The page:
Back when Amazon launched its Echo, a digital personal assistant squeezed inside a cylindrical speaker, the obvious question was "why can't I shop?" Now, roughly six months into its slowly-staged roll out, Echo is finally getting the ability to do voice-controlled shopping, with a new firmware update pushed out today adding support for re-ordering items you've previously purchased, all using nothing more than spoken commands.
In fact, it's as straightforward as saying "Alexa," - or whatever wake command you're using - "reorder [item]."
Amazon goes hunting through your previous orders through the account Echo is registered to, and will tell you the current price and ask if you want to re-order it. You'll need to have a Prime subscription first, however, and Echo can only order things eligible for Prime shipping.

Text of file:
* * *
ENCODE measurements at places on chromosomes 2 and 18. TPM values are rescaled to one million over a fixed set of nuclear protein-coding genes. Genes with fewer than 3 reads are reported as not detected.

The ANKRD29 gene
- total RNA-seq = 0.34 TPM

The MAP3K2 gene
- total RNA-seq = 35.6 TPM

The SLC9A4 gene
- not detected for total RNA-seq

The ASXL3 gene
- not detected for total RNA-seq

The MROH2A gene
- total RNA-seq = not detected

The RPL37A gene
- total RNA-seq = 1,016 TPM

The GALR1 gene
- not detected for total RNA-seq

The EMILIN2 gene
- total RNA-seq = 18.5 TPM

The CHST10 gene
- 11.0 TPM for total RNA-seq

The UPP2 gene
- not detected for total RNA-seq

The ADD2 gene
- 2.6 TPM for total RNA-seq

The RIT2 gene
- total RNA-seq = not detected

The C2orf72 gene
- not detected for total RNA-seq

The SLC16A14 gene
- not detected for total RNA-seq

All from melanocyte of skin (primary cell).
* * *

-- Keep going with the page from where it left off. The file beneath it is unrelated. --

Although Amazon is positioning the functionality as only for items you've previously bought, in actual fact there's at least limited support for ordering new things.
For instance, if you ask for something that Echo can't find in your recent order history, it will automatically make a suggestion based on its most recommended alternative.
"I didn’t find that in your order history, but Amazon’s Choice for [item] is [product name]. The order total is $[price]. Should I order it?"
Should no Choice-recommended item be available, and no previous order be found, Amazon will simply add the item to your shopping list for review when you're next using a more traditional device with a browser.
If you make a mistake, meanwhile, the instruction "Alexa, cancel order" should pull the plug on the last thing you purchased.
The new support is an obvious addition to Echo, which uses voice-recognition and a sensitive microphone array to respond and react to spoken commands. So far, that's been used to order up music streams and answer general knowledge questions, but it was really only a matter of time before Amazon weighed in with its most obvious method to monetize the $199.99 speaker.
It's another example of Amazon's recent push to add more straightforward ordering abilities to a broader range of devices. Last month, for instance, the retail behemoth added Apple Watch support, supporting voice search and purchasing from the wrist.